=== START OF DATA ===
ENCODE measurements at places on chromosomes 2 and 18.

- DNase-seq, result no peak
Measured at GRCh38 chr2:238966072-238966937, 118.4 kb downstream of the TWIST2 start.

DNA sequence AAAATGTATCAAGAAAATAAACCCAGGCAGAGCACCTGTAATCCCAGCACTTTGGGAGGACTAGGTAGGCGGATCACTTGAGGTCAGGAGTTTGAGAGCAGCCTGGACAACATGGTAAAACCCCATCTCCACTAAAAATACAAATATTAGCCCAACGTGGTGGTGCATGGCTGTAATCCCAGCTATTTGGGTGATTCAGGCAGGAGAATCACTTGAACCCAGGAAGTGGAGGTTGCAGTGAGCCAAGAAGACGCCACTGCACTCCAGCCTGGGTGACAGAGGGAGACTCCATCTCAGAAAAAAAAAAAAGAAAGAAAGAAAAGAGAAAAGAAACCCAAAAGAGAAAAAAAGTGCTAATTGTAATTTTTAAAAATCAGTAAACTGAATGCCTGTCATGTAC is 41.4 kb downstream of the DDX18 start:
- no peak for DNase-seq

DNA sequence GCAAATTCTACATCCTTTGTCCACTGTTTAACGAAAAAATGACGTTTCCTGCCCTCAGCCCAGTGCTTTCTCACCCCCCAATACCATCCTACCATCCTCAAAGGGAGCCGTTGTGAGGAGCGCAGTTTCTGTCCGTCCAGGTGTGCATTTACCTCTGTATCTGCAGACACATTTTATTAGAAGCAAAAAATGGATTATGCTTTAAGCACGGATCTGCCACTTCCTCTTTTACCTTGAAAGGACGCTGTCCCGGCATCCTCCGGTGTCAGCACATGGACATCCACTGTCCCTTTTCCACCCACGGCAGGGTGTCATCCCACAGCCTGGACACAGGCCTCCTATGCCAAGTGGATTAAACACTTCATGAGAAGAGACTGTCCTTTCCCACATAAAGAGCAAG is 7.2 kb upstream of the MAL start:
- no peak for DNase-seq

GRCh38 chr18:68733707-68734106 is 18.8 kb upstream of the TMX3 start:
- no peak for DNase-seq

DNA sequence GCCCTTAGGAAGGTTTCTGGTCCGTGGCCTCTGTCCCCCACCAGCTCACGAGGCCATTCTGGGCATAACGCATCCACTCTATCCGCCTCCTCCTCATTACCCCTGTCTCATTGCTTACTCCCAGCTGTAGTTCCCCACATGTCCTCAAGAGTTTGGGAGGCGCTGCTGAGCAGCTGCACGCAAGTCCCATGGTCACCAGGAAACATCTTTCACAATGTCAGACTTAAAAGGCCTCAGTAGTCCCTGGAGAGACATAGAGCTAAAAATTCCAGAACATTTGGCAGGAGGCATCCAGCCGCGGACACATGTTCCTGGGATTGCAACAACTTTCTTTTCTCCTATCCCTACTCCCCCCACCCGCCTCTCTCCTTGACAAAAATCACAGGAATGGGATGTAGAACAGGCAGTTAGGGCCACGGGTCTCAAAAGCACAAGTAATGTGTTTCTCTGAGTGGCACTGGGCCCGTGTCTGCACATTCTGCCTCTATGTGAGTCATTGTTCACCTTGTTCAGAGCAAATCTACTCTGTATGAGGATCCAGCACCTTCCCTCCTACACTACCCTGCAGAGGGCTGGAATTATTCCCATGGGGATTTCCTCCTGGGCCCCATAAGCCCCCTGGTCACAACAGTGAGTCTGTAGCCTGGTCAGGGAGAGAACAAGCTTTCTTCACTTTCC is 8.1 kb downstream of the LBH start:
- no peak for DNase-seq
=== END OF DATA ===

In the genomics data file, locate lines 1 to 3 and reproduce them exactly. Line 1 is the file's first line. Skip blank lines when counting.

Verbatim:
ENCODE measurements at places on chromosomes 2 and 18.

- DNase-seq, result no peak
Measured at GRCh38 chr2:238966072-238966937, 118.4 kb downstream of the TWIST2 start.